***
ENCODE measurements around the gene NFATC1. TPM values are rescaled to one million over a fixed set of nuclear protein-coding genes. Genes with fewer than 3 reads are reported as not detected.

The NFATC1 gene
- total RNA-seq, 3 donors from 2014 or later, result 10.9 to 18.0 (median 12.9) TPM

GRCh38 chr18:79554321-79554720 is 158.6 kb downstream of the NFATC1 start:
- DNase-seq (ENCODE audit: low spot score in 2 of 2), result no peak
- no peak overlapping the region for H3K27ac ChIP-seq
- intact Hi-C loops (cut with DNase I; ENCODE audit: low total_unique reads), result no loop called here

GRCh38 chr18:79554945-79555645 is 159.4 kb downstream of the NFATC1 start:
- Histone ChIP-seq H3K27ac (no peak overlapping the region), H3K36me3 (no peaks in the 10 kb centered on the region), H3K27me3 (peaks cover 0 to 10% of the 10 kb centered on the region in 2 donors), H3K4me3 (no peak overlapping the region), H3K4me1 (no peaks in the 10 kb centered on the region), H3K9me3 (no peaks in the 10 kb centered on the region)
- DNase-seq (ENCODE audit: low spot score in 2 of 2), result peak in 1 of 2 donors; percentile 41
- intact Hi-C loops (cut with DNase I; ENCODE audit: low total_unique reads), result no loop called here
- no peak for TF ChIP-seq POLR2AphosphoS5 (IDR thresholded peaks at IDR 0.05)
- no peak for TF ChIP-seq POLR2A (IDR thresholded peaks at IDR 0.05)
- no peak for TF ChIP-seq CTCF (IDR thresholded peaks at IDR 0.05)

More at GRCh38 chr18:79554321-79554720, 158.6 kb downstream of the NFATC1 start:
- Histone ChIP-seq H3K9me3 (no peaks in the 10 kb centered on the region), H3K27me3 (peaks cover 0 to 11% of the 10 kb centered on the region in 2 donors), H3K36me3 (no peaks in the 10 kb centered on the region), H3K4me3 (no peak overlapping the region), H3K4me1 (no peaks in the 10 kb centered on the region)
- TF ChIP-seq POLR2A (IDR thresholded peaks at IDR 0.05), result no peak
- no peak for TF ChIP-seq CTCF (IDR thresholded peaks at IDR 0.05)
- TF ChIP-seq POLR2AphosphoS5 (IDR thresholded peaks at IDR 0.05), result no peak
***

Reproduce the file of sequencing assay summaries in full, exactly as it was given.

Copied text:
ENCODE measurements around the gene NFATC1. TPM values are rescaled to one million over a fixed set of nuclear protein-coding genes. Genes with fewer than 3 reads are reported as not detected.

The NFATC1 gene
- total RNA-seq, 3 donors from 2014 or later, result 10.9 to 18.0 (median 12.9) TPM

GRCh38 chr18:79554321-79554720 is 158.6 kb downstream of the NFATC1 start:
- DNase-seq (ENCODE audit: low spot score in 2 of 2), result no peak
- no peak overlapping the region for H3K27ac ChIP-seq
- intact Hi-C loops (cut with DNase I; ENCODE audit: low total_unique reads), result no loop called here

GRCh38 chr18:79554945-79555645 is 159.4 kb downstream of the NFATC1 start:
- Histone ChIP-seq H3K27ac (no peak overlapping the region), H3K36me3 (no peaks in the 10 kb centered on the region), H3K27me3 (peaks cover 0 to 10% of the 10 kb centered on the region in 2 donors), H3K4me3 (no peak overlapping the region), H3K4me1 (no peaks in the 10 kb centered on the region), H3K9me3 (no peaks in the 10 kb centered on the region)
- DNase-seq (ENCODE audit: low spot score in 2 of 2), result peak in 1 of 2 donors; percentile 41
- intact Hi-C loops (cut with DNase I; ENCODE audit: low total_unique reads), result no loop called here
- no peak for TF ChIP-seq POLR2AphosphoS5 (IDR thresholded peaks at IDR 0.05)
- no peak for TF ChIP-seq POLR2A (IDR thresholded peaks at IDR 0.05)
- no peak for TF ChIP-seq CTCF (IDR thresholded peaks at IDR 0.05)

More at GRCh38 chr18:79554321-79554720, 158.6 kb downstream of the NFATC1 start:
- Histone ChIP-seq H3K9me3 (no peaks in the 10 kb centered on the region), H3K27me3 (peaks cover 0 to 11% of the 10 kb centered on the region in 2 donors), H3K36me3 (no peaks in the 10 kb centered on the region), H3K4me3 (no peak overlapping the region), H3K4me1 (no peaks in the 10 kb centered on the region)
- TF ChIP-seq POLR2A (IDR thresholded peaks at IDR 0.05), result no peak
- no peak for TF ChIP-seq CTCF (IDR thresholded peaks at IDR 0.05)
- TF ChIP-seq POLR2AphosphoS5 (IDR thresholded peaks at IDR 0.05), result no peak